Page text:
Transom of Li'l Breeze


It doesn’t take a genius to realize that being open to change, to setting aside old prejudices and learning something new is usually an asset. This can open new horizons by changing the way you see the world. It can make yourself more useful and thus, more valuable at work. New relationships with others may emerge and maybe…just maybe…that new paint on your boat may look much, much better!

I haven’t written much about Li’l Breeze recently because not a whole lot has happened since I brought her back home. It’s not that I haven’t done anything but that most everything I have done has been redone again and again because well, it just hasn’t been coming out good enough to satisfy me.

What I’ve been working on is getting the transom painted. For the rest of the hull, I rolled the paint. After the blister repair I wanted to ensure that the barrier coat/sealer was sufficiently thick enough to keep the moisture out. I’m sure it’s overkill on my part – the boat will not sit in the water for extended periods and somewhere along the way, it seems I forgot this was not supposed to be a huge investment. This boat was to be something to get me back on the water while I sorted out whether I wanted to pursue something larger again.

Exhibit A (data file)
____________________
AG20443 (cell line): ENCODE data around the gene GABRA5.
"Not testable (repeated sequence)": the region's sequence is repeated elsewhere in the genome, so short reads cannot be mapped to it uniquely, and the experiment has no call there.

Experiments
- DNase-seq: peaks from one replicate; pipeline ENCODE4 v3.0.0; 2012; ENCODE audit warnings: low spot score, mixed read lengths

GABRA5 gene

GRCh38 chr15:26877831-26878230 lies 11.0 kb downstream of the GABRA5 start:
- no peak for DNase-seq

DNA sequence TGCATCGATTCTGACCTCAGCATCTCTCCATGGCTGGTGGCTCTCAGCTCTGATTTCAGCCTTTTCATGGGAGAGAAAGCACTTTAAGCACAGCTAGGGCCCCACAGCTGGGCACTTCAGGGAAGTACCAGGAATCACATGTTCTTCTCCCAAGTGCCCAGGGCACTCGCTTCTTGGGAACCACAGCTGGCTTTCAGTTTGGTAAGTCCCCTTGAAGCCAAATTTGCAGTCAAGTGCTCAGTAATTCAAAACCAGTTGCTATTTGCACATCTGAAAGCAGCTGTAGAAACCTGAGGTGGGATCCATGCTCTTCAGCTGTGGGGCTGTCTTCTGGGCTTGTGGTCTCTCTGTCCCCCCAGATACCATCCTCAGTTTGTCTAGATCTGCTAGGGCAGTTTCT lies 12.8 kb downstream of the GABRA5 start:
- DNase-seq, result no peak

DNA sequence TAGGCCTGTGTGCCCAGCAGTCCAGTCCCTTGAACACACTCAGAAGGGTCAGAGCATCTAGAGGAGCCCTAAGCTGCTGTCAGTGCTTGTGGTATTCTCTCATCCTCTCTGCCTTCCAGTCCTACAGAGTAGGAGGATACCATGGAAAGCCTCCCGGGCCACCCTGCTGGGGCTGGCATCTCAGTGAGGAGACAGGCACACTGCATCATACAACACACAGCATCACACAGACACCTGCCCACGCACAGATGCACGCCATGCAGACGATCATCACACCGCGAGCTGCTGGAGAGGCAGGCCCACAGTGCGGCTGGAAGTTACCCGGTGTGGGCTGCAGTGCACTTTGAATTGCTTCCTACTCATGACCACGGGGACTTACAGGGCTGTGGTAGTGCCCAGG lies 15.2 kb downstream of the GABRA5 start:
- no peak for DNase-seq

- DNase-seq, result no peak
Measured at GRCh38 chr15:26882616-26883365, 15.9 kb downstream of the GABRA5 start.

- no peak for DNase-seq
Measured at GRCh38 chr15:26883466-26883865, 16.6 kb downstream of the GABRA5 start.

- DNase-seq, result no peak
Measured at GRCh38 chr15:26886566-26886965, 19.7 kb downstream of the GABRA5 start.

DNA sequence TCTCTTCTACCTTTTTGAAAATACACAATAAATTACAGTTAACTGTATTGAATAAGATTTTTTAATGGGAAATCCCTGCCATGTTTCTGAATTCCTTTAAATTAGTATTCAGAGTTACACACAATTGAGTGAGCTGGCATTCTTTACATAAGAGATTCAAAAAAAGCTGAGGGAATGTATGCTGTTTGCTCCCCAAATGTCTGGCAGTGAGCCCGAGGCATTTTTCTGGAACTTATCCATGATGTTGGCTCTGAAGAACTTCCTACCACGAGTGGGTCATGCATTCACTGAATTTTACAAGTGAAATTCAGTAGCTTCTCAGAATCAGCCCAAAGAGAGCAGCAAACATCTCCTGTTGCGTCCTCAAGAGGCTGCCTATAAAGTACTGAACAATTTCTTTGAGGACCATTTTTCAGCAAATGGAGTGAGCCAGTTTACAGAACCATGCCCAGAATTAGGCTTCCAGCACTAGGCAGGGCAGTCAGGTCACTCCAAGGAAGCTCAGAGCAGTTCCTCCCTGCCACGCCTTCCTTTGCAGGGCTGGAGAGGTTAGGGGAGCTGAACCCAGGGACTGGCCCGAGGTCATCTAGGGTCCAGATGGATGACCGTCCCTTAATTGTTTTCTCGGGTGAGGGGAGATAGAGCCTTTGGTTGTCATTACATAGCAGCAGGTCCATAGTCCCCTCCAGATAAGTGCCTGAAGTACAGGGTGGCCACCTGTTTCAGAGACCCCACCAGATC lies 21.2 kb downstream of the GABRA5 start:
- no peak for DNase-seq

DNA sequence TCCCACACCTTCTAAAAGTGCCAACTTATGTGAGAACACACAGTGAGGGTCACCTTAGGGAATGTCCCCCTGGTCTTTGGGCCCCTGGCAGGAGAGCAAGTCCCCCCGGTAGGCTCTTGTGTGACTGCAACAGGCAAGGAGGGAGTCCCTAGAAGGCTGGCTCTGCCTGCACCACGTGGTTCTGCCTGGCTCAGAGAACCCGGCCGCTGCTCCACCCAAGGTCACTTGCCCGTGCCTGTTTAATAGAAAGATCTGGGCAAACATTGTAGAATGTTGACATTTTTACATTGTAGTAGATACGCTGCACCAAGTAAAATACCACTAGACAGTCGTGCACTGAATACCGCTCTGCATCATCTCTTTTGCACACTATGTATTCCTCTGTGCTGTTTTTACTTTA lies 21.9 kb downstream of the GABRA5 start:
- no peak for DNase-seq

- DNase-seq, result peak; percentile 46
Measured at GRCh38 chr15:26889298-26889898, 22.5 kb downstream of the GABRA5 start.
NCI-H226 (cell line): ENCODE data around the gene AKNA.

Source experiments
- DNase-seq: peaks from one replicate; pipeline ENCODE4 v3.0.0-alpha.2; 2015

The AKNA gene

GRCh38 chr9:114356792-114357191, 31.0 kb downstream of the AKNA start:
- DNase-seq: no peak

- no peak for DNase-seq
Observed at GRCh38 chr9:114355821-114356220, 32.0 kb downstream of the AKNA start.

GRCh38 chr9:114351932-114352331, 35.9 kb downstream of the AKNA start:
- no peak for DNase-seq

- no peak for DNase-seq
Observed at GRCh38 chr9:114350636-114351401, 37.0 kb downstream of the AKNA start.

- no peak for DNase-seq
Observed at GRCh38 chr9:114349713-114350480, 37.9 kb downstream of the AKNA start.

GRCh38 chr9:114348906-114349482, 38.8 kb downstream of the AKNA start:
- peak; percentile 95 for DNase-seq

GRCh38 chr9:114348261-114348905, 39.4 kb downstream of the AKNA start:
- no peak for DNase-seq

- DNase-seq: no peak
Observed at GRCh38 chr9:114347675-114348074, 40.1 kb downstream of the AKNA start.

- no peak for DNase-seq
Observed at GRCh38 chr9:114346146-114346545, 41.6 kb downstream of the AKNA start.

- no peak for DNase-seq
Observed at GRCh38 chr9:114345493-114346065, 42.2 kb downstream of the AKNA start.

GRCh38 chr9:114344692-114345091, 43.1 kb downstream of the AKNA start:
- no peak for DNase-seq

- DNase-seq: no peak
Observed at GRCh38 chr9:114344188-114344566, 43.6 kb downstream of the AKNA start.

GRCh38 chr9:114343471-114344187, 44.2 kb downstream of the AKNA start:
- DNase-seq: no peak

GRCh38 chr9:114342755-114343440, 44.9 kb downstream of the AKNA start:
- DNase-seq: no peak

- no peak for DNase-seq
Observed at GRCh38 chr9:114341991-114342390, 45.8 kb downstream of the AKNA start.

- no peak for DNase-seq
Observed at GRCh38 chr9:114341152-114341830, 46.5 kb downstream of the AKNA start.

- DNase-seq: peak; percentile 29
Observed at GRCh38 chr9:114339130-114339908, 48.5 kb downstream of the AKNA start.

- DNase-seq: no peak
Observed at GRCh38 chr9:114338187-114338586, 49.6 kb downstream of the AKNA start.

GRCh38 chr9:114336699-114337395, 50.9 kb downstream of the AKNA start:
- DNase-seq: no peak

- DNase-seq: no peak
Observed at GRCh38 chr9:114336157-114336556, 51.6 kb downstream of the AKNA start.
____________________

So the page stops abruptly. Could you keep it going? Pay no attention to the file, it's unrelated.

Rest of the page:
When the barrier coat was applied, I used a short napped roller but it was not a foam roller as had been suggested. I sanded between coats but there is still some orange peel (texture) that came through when I did use rollers to apply the polyurethane top coat for color. At the time, I had a lot of repair work to do on the transom so I had already decided to do that when I got home. Once I saw how much texture was visible on the rest of the hull, there was no doubt in my mind that I simply couldn’t roll the transom. Even a foam roller was likely going to leave too much texture to go behind and apply the name or whatever else I may decide to put on the transom.

So, I pulled out my handy dandy airless sprayer. Maybe had I invested more in a better airless sprayer it would have worked better. As it is, each time I have tried to paint the transom with this sprayer, not only has it come out poorly and loaded with runs, the over-spray has made a mess in my garage.

The final answer is that it became apparent I needed to invest in a compressor and paint gun if I was ever going to finish the transom and move on. I’ve never painted using this method before. I’ve always felt that though it might be faster, rolling would ensure better, thicker coverage. Additionally, buying more ‘stuff’ is straining my attempt to simply.

However, it has become apparent that rolling the paint on the topside and cockpit wasn’t going to be ideal either and now I will be throwing many fewer used rollers and brushes into the trash. Additionally, there should be less mess in the garage. Finally, I’m already seeing other projects around the house that would look much better with paint sprayed rather than rolled.

Just what I need. More projects! However, the next picture of the transom should be when it is ready for the name to be applied…in whichever form that takes.

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